Excerpt from book:
First Day Journal: April 28
Today Maddie is wearing blue, the color of a summer sky. The choice is a good one. Any shade of blue probably suits her, but, of course, in the years before adolescence, most children look wonderful in every shade of the rainbow. At Maddie's age skin is flawless and radiant, and hair is glossy. I think her eyes are probably blue. This is an educated guess, based on the light brown of her hair, the rose tint of her cheeks and her preferences for every shade from royal to periwinkle. I bet somebody's told her how pretty she looks when she wears it. I remember how susceptible girls of ten are to compliments. Her mother certainly was.
This park is always filled with children. I come here to watch them play, while at the same time I worry they make learning personal facts too easy. I feel absurdly protective, so I make it my job to watch out for strangers who show too much interest or approach them to start conversations.
This is absurd, of course, because to the children, I'm a stranger, too. A stranger enjoying a glimpse back in time to a childhood she never experienced. A stranger scribbling in a journal she resisted for weeks until the lure became too great.
I'm calling this my First Day Journal because of a quote from the 1970s. When I first arrived in Asheville the words radiated in psychedelic colors from posters in every store downtown.
"Today is the first day of the rest of your life."
Ironically, during the time the saying was wildly popular, I was too busy to think about it. For me a day was just something to get through to make way for another. But now, every time I sit down to record my past and my thoughts, I'll need the reminder that every day brings a new start, whether we need one or not.
A shriek draws my attention. The boy laboring up the spokes of the metal dome with Maddie is named Porter. Apparently his mop of black hair makes it hard to see, because he continually shakes his head in frustration, or maybe just in hopes the strands will fly out of his eyes for the time it takes to lumber to the top. I know his name because the other children shout it loudly and often. Porter's something of a bully. Overweight, a little shabbier than the others, a little clumsy.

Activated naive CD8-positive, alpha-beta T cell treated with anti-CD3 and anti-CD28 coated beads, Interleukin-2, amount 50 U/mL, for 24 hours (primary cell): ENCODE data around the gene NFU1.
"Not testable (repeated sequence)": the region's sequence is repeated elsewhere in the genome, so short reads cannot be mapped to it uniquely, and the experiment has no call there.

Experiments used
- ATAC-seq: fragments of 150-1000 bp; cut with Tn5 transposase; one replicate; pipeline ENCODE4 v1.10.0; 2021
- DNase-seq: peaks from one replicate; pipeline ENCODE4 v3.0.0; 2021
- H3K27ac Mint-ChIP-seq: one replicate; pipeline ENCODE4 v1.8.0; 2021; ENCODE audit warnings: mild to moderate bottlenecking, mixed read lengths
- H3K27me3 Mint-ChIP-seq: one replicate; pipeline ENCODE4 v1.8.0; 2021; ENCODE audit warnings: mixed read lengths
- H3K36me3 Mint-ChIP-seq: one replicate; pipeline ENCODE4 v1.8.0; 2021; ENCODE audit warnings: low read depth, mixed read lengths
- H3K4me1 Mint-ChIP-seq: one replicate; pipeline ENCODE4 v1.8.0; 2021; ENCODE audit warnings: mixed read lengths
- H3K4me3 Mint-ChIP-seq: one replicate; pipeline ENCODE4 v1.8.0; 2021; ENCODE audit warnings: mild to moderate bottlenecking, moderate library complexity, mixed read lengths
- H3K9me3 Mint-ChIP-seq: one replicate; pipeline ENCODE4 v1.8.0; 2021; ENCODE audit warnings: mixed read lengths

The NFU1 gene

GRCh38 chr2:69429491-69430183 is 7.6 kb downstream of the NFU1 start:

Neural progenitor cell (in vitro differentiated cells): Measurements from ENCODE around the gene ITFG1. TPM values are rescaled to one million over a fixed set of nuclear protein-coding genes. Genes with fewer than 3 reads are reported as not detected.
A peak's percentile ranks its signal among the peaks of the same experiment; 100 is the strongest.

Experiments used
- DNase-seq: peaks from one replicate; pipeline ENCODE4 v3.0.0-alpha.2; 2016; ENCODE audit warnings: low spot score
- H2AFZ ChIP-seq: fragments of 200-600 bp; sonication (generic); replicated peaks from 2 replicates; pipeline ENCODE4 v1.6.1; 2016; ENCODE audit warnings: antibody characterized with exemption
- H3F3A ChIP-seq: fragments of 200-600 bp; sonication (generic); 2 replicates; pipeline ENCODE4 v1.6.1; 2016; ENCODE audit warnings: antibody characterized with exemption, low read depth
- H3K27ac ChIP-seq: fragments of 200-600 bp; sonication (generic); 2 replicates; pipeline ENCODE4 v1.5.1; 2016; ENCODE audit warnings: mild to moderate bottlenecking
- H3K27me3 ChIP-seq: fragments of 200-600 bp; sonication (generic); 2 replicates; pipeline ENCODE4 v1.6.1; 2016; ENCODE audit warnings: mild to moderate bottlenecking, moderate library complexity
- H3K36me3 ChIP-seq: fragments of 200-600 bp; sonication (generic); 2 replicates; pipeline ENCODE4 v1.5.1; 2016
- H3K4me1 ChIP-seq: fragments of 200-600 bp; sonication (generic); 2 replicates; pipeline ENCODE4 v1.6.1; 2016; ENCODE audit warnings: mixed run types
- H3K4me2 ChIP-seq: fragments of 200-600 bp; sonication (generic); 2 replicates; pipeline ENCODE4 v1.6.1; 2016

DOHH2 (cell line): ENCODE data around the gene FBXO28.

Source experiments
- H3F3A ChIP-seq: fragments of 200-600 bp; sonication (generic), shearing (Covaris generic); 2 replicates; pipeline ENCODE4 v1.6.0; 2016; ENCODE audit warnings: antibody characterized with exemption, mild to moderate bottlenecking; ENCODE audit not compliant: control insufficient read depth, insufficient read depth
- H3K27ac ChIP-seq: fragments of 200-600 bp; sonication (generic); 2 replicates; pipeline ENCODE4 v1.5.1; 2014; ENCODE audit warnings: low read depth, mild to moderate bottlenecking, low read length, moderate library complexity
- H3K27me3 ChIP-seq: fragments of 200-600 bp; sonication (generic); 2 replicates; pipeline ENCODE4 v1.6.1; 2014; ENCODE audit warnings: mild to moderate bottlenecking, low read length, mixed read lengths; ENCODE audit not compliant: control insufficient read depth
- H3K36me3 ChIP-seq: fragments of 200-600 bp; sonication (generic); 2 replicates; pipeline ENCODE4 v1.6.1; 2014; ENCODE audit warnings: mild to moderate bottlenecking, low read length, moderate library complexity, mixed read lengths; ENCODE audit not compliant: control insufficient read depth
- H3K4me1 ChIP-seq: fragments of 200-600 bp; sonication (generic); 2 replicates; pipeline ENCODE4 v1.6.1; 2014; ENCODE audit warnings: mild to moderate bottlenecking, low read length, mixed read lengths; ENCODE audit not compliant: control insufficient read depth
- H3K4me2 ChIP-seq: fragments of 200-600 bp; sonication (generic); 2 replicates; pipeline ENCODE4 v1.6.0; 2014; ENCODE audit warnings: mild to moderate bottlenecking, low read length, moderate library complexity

It's that last that makes the boy pick on Maddie, I think. Porter's figured out an eternal truth. If he makes fun of someone else, no one will look quite so hard at him. While this makes me angry, I understand. The world's filled with bullies, but at birth, not a one of them glanced at the next cradle and plotted how to steal the pacifier out of a baby-neighbor's mouth. It's only later they learn that knocking down other people may help them stand taller.
So while Porter's behavior upsets me, I feel sorry for him, as well. He's still just a boy. I want to take him in hand and teach him the manners he'll need to get by in the world, but Porter's neither my son nor grandson. I'm just a stranger on a park bench, watching children make mistakes and enemies, decisions and friends.
One of Maddie's friends is on her way to the dome right now to make sure Porter doesn't push her. This child, olive-skinned and lean, is named Edna, which surprised me the first time I heard another child call her name. Of course, names are a circle. They come into favor, then go. Today's young mothers probably never had an Aunt Edna who smelled like wintergreen and mothballs, and chucked them under the chin at family reunions. They find the name filled with music, the way my generation never did.
The child Edna is filled with music. She's a girl who dances her way through life. I think if she and I ever spoke she would sing her words. Edna certainly sings her way int"This is truly a marvelous piece of work."
-New York Times bestselling author Catherine Anderson